I’ve been unemployed for over seven months now. During that time, I have been actively networking, volunteering, and applying for new careers and jobs. In addition to learning how excruciating the job market is right now, I have realized that everyone has their two cents about my unemployment and job search process. As difficult as it is to continuously apply and interview for jobs, it is equally or potentially more exhausting to hear and respond to everyone’s questions, reactions, and perceptions. I understand that people are most likely asking because they care about how I’m feeling or want the most up to date news. Here’s the thing: it doesn’t matter how good your intentions are. Instead of thinking of the information you want or the advice you want to impart, think about how you are only one of many people who are asking or contributing unsolicited input. Below is a list of questions or statements that I have heard the most frequently and how they aren’t helpful to me or others in this process.

How goes the job hunt?

Almost every person, regardless of how well we know each other or how often we communicate, believes that this is an appropriate question to ask within the first 5-10 minutes of a conversation. There are a few problems with asking any variation of this question. First, it is similar to asking “how are you?” in that people never want the real answer. They want something akin to “fine” or to be told about an amazing job opportunity I recently applied or interviewed for. Here’s the thing, applying for jobs day in and day out is tedious, demoralizing, soul-crushing, and exhausting. It isn’t fun and after scanning 50-100 jobs in a day, I cannot tell you what positions I recently applied for. If you’re not actually willing to listen to and validate the real response to this question, then don’t ask it.

Long runs around the pond, arboretum, and the city have been the highlight of many of my days.
Long runs around the pond, arboretum, and the city have been the highlight of many of my days.

Another problem with this question is that it assumes I have the energy, interest, and obligation to update every person who asks, when, in fact, I don’t. As I mentioned, it is an incredibly exhausting process and sometimes difficult to maintain a positive outlook each day. On top of that, I spend the bulk of my time alone or nannying tiny babies who don’t actually provide stimulating conversation. I miss having co-workers and seeing friends during the day. There is always a degree of loneliness though the intensity ebbs and flows. Most days I am incredibly productive but other days the best I can do is get out of bed and go for a run. If we are hanging out or having a brief conversation, know that I am elated to have adult company and would prefer to talk about ANYTHING other than my job hunt. Seriously, I would much rather tell you about the time I tried to have some cavities filled without Novocain than talk about job applications.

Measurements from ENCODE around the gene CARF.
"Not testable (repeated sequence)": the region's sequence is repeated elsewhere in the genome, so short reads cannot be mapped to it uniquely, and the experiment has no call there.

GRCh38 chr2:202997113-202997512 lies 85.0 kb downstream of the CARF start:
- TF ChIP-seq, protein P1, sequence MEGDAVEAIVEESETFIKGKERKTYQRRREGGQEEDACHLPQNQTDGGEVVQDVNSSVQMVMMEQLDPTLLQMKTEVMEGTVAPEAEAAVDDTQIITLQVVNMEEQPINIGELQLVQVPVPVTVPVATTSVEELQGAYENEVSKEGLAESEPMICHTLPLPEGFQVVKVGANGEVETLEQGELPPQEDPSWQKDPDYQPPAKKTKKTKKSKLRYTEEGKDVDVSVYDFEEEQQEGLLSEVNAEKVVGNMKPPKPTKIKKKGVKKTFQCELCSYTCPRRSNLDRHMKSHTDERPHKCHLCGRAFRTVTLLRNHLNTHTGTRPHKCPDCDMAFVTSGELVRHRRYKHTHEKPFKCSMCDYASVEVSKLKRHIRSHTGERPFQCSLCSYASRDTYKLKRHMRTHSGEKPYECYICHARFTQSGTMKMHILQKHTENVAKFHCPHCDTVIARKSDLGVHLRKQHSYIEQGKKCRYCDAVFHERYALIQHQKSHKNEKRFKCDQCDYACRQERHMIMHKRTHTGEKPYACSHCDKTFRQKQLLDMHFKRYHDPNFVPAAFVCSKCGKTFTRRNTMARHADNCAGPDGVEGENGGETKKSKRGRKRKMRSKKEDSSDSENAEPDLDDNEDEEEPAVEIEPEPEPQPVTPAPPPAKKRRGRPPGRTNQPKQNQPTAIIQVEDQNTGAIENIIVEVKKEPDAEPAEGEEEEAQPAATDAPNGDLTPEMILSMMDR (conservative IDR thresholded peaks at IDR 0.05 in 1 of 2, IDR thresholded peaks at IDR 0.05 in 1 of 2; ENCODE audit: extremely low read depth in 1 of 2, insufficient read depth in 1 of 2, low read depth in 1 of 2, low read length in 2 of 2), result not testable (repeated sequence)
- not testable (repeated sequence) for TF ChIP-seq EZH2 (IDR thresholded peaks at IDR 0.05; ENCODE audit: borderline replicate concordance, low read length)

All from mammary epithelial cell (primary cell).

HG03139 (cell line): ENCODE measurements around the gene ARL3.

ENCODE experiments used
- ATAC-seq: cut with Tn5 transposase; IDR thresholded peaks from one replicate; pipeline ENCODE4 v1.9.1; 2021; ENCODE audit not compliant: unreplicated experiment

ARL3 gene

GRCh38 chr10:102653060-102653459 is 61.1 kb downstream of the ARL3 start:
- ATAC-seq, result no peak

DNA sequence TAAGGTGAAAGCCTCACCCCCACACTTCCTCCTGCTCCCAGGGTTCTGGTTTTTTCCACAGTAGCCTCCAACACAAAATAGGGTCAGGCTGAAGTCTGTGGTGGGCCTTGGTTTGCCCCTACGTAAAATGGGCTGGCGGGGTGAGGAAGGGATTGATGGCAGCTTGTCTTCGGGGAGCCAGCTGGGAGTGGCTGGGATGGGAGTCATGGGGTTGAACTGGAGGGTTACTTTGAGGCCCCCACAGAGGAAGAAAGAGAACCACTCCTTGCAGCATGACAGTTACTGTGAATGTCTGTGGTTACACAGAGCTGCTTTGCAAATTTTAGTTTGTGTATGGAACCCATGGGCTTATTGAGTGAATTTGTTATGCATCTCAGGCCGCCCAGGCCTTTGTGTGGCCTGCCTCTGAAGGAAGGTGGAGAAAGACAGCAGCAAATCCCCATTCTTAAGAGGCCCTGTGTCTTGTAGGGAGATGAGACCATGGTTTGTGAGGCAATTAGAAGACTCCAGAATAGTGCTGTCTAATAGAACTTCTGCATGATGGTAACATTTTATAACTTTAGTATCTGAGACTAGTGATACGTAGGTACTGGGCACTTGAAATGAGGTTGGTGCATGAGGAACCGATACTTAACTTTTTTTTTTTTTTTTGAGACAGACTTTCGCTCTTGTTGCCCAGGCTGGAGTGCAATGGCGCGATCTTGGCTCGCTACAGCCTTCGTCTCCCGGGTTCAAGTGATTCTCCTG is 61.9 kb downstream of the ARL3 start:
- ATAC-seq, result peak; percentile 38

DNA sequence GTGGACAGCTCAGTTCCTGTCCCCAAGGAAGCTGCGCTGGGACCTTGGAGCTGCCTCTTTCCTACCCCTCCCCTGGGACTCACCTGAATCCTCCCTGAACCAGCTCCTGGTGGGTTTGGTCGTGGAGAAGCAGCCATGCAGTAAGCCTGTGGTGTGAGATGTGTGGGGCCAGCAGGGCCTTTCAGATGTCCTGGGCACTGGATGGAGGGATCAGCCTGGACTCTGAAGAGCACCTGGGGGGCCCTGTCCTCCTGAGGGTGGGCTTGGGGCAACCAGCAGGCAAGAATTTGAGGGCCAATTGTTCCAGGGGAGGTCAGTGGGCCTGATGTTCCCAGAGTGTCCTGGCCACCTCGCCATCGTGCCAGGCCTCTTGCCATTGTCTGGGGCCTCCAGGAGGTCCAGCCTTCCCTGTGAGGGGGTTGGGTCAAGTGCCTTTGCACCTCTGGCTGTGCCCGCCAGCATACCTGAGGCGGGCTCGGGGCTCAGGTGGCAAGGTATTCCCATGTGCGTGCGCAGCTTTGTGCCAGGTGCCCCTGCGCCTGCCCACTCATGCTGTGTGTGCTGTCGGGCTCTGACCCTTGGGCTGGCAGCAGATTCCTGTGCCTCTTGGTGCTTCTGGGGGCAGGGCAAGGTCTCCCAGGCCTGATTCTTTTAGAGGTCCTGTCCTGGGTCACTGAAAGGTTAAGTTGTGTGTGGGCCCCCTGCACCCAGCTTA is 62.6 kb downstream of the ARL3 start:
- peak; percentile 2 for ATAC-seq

There are a small group of friends who are more informed than most about job things and, for the most part, I update them by choice rather than because they asked. If you aren’t in this group of people, then don’t ask unless that door is opened.

Do you have any interviews lined up?

Seriously, someone really needs to explain to me why it’s important for others to know whether or not I have upcoming interviews, am in a final round, or am in a lull at the moment. If you have a job prospect or connection, then please do pass it along. If I know of connections, networks, or assistance that people can offer, then I will and have tapped them. As much as I don’t want to talk about the application process, I don’t want to talk about the interview process even more. If I share about every upcoming interview then it also means I need to share about every rejection as well. It’s hard enough to deal with the rejections on my own without also needing to send updates to everyone else as well. Trust me, once I get a job, you will know. Hell, everyone will know. If I update my Facebook status about the challenges of bringing toddlers to a museum then I will certainly update my status about securing a new job or career.

You just need to be patient.

Being in this process means that I need to relinquish control, knowledge, and the power to influence anything at all. I send applications out into the world and do not hear back from the vast majority of them. I bring my best to job interviews and when I leave the room I am not able to have any further influence on the process. The fact that I continuously engage in these actions and expect different results is the very definition of patience.

My mom randomly sent me this e-card one morning. It was so incredibly needed
My mom randomly sent me this e-card one morning. It was so incredibly needed

Perhaps people are saying this because they don’t believe I am being patient. Perhaps they think I am not being patient enough. Or perhaps they just think it will be a helpful reminder. I guarantee you that all three of these thoughts are wrong and just plain infuriating.